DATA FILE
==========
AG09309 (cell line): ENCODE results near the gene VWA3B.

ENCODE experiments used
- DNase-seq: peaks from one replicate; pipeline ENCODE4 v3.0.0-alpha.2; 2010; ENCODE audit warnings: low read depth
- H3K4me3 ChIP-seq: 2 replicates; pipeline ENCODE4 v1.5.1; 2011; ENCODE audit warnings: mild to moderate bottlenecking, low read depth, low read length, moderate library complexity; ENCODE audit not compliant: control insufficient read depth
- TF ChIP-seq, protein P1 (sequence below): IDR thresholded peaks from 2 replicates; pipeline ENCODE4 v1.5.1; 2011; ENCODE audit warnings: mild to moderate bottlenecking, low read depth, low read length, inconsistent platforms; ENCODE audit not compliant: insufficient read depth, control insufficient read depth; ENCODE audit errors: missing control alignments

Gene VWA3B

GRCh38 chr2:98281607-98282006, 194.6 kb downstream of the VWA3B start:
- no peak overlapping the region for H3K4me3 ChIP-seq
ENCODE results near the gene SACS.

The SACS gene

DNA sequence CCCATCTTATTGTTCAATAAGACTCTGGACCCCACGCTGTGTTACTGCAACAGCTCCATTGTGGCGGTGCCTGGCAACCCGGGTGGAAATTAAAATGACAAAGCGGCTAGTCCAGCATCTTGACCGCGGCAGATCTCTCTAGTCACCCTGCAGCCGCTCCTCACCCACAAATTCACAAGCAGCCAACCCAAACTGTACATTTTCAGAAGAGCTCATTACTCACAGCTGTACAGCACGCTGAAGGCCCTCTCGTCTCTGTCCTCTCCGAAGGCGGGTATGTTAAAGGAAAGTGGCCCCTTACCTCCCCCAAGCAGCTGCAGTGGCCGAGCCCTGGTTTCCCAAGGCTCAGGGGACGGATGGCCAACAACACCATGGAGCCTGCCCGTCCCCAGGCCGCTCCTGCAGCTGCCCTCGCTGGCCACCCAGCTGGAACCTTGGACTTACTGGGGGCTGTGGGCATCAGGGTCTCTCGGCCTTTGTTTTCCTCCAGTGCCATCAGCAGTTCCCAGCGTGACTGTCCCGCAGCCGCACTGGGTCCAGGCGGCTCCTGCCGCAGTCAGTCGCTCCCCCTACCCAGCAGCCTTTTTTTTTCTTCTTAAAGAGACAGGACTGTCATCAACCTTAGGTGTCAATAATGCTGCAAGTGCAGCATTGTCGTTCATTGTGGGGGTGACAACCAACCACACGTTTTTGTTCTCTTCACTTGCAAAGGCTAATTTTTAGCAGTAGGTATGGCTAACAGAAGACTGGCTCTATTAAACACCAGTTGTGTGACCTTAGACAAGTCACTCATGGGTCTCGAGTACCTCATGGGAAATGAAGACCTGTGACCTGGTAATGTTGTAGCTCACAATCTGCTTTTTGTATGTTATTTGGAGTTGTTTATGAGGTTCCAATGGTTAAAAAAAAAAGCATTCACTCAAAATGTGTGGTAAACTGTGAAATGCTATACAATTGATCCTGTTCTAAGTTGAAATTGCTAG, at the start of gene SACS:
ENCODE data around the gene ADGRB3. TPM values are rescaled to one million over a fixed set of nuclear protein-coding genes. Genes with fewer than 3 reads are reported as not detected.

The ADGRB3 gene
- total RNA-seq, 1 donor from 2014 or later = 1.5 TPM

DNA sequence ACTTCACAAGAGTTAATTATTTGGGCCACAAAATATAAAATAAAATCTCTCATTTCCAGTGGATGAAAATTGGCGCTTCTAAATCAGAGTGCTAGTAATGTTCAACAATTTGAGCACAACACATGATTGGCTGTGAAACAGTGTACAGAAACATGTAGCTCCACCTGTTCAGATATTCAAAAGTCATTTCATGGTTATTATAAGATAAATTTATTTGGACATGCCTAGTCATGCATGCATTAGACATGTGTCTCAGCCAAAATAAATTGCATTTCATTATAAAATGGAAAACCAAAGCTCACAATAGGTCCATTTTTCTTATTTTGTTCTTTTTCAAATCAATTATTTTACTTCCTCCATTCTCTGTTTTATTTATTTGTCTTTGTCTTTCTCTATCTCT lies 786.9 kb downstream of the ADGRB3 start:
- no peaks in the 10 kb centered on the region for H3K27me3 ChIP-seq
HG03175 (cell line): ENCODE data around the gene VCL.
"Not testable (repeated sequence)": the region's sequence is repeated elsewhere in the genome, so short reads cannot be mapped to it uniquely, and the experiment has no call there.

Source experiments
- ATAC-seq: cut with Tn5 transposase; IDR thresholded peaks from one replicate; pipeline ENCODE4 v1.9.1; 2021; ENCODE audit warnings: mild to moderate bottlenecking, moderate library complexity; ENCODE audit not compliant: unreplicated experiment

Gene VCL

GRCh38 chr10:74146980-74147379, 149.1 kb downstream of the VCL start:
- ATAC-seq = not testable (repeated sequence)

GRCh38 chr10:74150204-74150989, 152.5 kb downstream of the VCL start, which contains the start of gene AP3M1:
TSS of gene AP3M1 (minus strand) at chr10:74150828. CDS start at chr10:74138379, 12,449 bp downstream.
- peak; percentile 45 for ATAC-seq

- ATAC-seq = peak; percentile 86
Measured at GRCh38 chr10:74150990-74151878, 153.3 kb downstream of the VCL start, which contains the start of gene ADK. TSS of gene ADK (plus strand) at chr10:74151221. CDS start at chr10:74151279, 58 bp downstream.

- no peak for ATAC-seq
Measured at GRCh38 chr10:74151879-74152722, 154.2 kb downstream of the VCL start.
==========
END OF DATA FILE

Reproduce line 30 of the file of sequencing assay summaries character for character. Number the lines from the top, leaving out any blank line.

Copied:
Measured at GRCh38 chr10:74151879-74152722, 154.2 kb downstream of the VCL start.